50. Millspaugh JJ, Thompson III FR (eds) (2009) Models for planning wildlife conservation in large landscapes. Academic Press, Massachusetts.Google Scholar
  51. Moody AT, Grand JB (in press) Incorporating expert knowledge in decision support models for bird conservation. In: Perera AH, Drew CA, Johnson C (eds) Expert knowledge and landscape ecological applications. Springer, New York.Google Scholar
  52. Morris PA (1977) Combining expert judgements: a Bayesian approach. Manag Sci 23:679–693.CrossRefGoogle Scholar
  53. Murray JV, Goldizen AW, O’Leary RA, McAlpine CA, Possingham HP, Choy SL (2009) How useful is expert opinion for predicting the distribution of a species within and beyond the region of expertise? A case study using brush-tailed rock-wallabies Petrogale penicillata. J App Ecol 46: 842–851.CrossRefGoogle Scholar
  54. Nyberg JB, Marcot BG, Sulyma R (2006) Using Bayesian belief networks in adaptive management. Can J For Res 36:3104–3116.CrossRefGoogle Scholar
  55. O’Hagan A (1998) Eliciting expert beliefs in substantial practical applications. J R Stat Soc Ser D: the Statistician 47:21–35 (with discussion, pp. 55–68).CrossRefGoogle Scholar
  56. O’Hagan A (2006) Research in elicitation. In: Upadhyay SK, Singh U, Dey DK (eds) Bayesian statistics and its applications. Anamaya, New Delhi.Google Scholar
  57. O’Leary RA, Murray JV, Low Choy SJ, Mengersen KL (2008) Expert elicitation for Bayesian classification trees. J App Prob Stat 3:95–106.Google Scholar
  58. Pearce JL, Cherry K, Drielsma M, Ferrier S, Whish G (2001) Incorporating expert opinion and fine-scale vegetation mapping into statistical models of faunal distribution. J App Ecol 38:412–424.CrossRefGoogle Scholar
  59. Perera AH, Buse LJ, Crow TR (eds) (2006) Forest landscape ecology: transferring knowledge to practice. Springer, New York.Google Scholar
  60. Perera AH, Drew CA, Johnson C (eds) (in press) Expert knowledge and ecological applications. Springer, New York.Google Scholar
  61. Petit S, Chamberlain D, Haysom K, Pywell R, Vickery J, Warman L, Allen D, Firbank L (2003) Knowledge-based models for predicting species occurrence in arable conditions. Ecography 26:626–640.CrossRefGoogle Scholar
  62. Ralls K, Starfield AM (1995) Choosing a management strategy: two structured decision making methods for evaluating the predictions of stochastic simulation models. Conserv Biol 9:175–181.CrossRefGoogle Scholar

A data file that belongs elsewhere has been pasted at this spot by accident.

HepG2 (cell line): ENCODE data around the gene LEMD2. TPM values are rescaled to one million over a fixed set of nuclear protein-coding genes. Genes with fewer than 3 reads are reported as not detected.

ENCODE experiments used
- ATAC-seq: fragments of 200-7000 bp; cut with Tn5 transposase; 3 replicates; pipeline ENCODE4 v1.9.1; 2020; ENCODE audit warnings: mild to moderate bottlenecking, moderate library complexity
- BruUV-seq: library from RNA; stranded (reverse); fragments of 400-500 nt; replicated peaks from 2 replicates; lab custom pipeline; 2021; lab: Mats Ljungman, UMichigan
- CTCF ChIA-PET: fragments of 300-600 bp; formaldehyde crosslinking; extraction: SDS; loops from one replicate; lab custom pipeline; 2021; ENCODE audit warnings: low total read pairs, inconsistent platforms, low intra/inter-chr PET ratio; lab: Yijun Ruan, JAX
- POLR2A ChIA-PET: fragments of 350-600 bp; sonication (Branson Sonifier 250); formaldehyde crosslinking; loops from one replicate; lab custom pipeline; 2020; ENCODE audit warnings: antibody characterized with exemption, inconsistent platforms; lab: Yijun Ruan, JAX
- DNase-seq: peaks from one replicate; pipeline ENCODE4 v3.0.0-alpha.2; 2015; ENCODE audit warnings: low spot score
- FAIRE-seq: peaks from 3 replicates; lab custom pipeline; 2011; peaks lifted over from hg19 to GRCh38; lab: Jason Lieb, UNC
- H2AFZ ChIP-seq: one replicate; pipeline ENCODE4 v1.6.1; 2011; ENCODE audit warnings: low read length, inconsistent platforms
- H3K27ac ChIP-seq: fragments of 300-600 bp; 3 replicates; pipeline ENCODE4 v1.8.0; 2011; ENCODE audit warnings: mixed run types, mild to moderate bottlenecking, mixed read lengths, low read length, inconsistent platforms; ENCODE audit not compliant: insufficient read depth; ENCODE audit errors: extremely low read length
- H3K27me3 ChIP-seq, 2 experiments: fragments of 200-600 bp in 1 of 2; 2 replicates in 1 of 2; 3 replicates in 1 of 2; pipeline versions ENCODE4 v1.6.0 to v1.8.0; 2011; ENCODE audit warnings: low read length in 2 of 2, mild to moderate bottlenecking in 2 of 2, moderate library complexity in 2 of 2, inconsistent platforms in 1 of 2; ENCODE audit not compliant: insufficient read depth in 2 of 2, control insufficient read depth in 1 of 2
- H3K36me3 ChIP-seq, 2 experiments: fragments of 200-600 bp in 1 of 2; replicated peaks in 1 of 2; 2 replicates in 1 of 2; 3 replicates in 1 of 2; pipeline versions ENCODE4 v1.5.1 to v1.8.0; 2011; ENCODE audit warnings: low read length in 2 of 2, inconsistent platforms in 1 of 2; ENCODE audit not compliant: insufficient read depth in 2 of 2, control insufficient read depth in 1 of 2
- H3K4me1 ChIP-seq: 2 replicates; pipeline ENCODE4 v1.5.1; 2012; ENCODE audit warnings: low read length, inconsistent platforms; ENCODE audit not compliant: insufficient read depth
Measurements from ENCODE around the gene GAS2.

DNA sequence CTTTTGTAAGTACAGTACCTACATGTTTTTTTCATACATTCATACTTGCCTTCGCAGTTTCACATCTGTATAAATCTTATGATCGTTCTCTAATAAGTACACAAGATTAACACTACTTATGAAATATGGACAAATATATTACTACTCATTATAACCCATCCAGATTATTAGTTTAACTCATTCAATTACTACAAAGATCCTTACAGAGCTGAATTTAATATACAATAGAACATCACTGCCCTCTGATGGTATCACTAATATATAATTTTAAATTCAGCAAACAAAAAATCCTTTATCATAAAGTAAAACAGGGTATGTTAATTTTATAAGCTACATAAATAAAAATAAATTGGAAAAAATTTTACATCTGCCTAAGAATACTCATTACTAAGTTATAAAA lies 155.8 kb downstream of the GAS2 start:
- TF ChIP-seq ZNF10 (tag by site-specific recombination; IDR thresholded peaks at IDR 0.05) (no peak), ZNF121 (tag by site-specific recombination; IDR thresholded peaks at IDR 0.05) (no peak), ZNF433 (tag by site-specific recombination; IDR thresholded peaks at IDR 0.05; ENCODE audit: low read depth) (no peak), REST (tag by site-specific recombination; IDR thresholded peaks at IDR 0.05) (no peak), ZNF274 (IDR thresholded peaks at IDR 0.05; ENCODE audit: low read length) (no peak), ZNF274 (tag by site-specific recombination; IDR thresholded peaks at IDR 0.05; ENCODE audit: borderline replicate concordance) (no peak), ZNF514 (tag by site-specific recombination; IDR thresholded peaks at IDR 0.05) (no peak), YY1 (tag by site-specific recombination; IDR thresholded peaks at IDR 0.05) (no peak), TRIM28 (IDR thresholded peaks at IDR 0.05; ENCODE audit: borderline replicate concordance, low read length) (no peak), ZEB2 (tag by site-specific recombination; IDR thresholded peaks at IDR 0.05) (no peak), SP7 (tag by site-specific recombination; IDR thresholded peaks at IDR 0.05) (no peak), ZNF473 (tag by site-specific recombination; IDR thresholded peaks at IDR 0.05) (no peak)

63. Ray N, Burgman MA (2006) Subjective uncertainties in habitat suitability maps. Ecol Model 195:172–186.CrossRefGoogle Scholar
  64. Root T (1988) Environmental factors associated with avian distributional boundaries. J Biogeogr 15:489–505.CrossRefGoogle Scholar
  65. Rothlisberger JD, Lodge DM, Cooke RM, Finnoff DC (2010) Future declines of the binational Laurentian Great Lakes fisheries: the importance of environmental and cultural change. Front Ecol Environ 8: 239–244.CrossRefGoogle Scholar
  66. Rykiel Jr, EJ (1989) Artificial intelligence and expert systems in ecology and natural resource management. Ecol Model 46:3–8.CrossRefGoogle Scholar
  67. Silbernagel JM, Price J, Miller N, Swaty R, White M (in press) An iterative, interactive elicitation process sheds light into black box of forest conservation scenarios. In: Perera AH, Drew CA, Johnson C (eds) Expert knowledge and landscape ecological applications. Springer, New York.Google Scholar
  68. Starfield A, Bleloch AL (1991) Building models for conservation and wildlife management. Second edition, The Burgess Press, Edina, Minnesota.Google Scholar
  69. Stenseth NC, Mysterud A, Ottersen G, Hurrell JW, Chan KS, Lima M (2002) Ecological effects of climate fluctuations. Science 297:1292–1296.CrossRefPubMedGoogle Scholar
  70. Store R, Kangas J (2001) Integrating spatial multi-criteria evaluation and expert knowledge for GIS-based habitat suitability modeling. Landsc Urban Plan 55:79–93.CrossRefGoogle Scholar
  71. Teck SJ, Halpern BS, Kappel CV, Micheli F, Selkoe KA, Crain CM, Martone R, Shearer C, Arvai J, Fischhoff B, Murray G, Neslo R, Cooke R (2010) Using expert judgment to estimate marine ecosystem vulnerability in the California Current. Ecol App. DOI: 10.1890/09-1173.Google Scholar
  72. Tversky A, Kahneman D (1974) Judgement under uncertainty: heuristics and biases. Science 185:1124–1131.CrossRefPubMedGoogle Scholar
  73. Troll C (1939) Luftbildplan und ökologische Bodenforschung. Zeitschrift der Gesellschaft für Erdkunde, Berlin, pp 241–298.Google Scholar
  74. Uusitalo L (2007) Advantages and challenges of Bayesian networks in environmental modeling. Ecol Model 203:312–318.CrossRefGoogle Scholar
  75. Williams BK (2003) Policy, research, and adaptive management in avian conservation. Auk 120:212–217.CrossRefGoogle Scholar
  76. Williams BK, Szaro RC, Shapiro CD (2009) Adaptive management: the US Department of the Interior technical guide. Adaptive Management Working Group, US Department of the Interior, Washington, DC.Google Scholar
  77. Yamada K, Elith J, McCarthy M, Zerger A (2003) Eliciting and integrating expert knowledge for wildlife habitat modelling. Ecol Model 165:251–264.CrossRefGoogle Scholar

Copyright information

© Springer Science+BUsiness Media, LLC 2011

Authors and Affiliations

  1. 1.North Carolina Fish and Wildlife Cooperative Research Unit, Department of BiologyNorth Carolina State UniversityRaleighUSA

Personalised recommendations